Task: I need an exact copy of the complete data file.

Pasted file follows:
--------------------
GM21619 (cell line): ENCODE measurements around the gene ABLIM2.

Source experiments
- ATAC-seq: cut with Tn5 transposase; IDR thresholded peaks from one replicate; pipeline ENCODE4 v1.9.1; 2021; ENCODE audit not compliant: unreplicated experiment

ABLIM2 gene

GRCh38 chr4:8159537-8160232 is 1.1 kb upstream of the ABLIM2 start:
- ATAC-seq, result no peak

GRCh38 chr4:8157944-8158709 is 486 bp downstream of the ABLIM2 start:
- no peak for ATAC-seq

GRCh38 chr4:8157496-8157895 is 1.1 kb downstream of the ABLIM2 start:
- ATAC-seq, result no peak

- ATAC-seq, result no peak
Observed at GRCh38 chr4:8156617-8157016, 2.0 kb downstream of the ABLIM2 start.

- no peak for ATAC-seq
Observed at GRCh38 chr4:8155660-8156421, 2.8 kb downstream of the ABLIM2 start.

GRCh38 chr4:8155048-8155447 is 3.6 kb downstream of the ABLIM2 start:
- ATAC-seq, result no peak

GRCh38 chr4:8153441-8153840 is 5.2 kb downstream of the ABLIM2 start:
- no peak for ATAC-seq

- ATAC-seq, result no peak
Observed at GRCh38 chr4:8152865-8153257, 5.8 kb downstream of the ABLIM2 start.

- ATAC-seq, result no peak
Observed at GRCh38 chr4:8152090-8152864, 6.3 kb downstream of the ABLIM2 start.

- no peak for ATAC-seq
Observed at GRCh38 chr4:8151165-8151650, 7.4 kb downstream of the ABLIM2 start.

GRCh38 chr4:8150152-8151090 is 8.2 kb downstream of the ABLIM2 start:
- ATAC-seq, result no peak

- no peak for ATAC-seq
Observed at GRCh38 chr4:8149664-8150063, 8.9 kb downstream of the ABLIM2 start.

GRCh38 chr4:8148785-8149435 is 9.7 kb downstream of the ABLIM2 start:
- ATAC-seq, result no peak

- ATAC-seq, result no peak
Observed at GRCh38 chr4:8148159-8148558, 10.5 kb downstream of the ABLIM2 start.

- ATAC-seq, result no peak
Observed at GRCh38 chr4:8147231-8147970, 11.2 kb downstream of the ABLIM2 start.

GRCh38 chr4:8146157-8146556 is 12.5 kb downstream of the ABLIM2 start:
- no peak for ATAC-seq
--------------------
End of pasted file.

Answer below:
GM21619 (cell line): ENCODE measurements around the gene ABLIM2.

Source experiments
- ATAC-seq: cut with Tn5 transposase; IDR thresholded peaks from one replicate; pipeline ENCODE4 v1.9.1; 2021; ENCODE audit not compliant: unreplicated experiment

ABLIM2 gene

GRCh38 chr4:8159537-8160232 is 1.1 kb upstream of the ABLIM2 start:
- ATAC-seq, result no peak

GRCh38 chr4:8157944-8158709 is 486 bp downstream of the ABLIM2 start:
- no peak for ATAC-seq

GRCh38 chr4:8157496-8157895 is 1.1 kb downstream of the ABLIM2 start:
- ATAC-seq, result no peak

- ATAC-seq, result no peak
Observed at GRCh38 chr4:8156617-8157016, 2.0 kb downstream of the ABLIM2 start.

- no peak for ATAC-seq
Observed at GRCh38 chr4:8155660-8156421, 2.8 kb downstream of the ABLIM2 start.

GRCh38 chr4:8155048-8155447 is 3.6 kb downstream of the ABLIM2 start:
- ATAC-seq, result no peak

GRCh38 chr4:8153441-8153840 is 5.2 kb downstream of the ABLIM2 start:
- no peak for ATAC-seq

- ATAC-seq, result no peak
Observed at GRCh38 chr4:8152865-8153257, 5.8 kb downstream of the ABLIM2 start.

- ATAC-seq, result no peak
Observed at GRCh38 chr4:8152090-8152864, 6.3 kb downstream of the ABLIM2 start.

- no peak for ATAC-seq
Observed at GRCh38 chr4:8151165-8151650, 7.4 kb downstream of the ABLIM2 start.

GRCh38 chr4:8150152-8151090 is 8.2 kb downstream of the ABLIM2 start:
- ATAC-seq, result no peak

- no peak for ATAC-seq
Observed at GRCh38 chr4:8149664-8150063, 8.9 kb downstream of the ABLIM2 start.

GRCh38 chr4:8148785-8149435 is 9.7 kb downstream of the ABLIM2 start:
- ATAC-seq, result no peak

- ATAC-seq, result no peak
Observed at GRCh38 chr4:8148159-8148558, 10.5 kb downstream of the ABLIM2 start.

- ATAC-seq, result no peak
Observed at GRCh38 chr4:8147231-8147970, 11.2 kb downstream of the ABLIM2 start.

GRCh38 chr4:8146157-8146556 is 12.5 kb downstream of the ABLIM2 start:
- no peak for ATAC-seq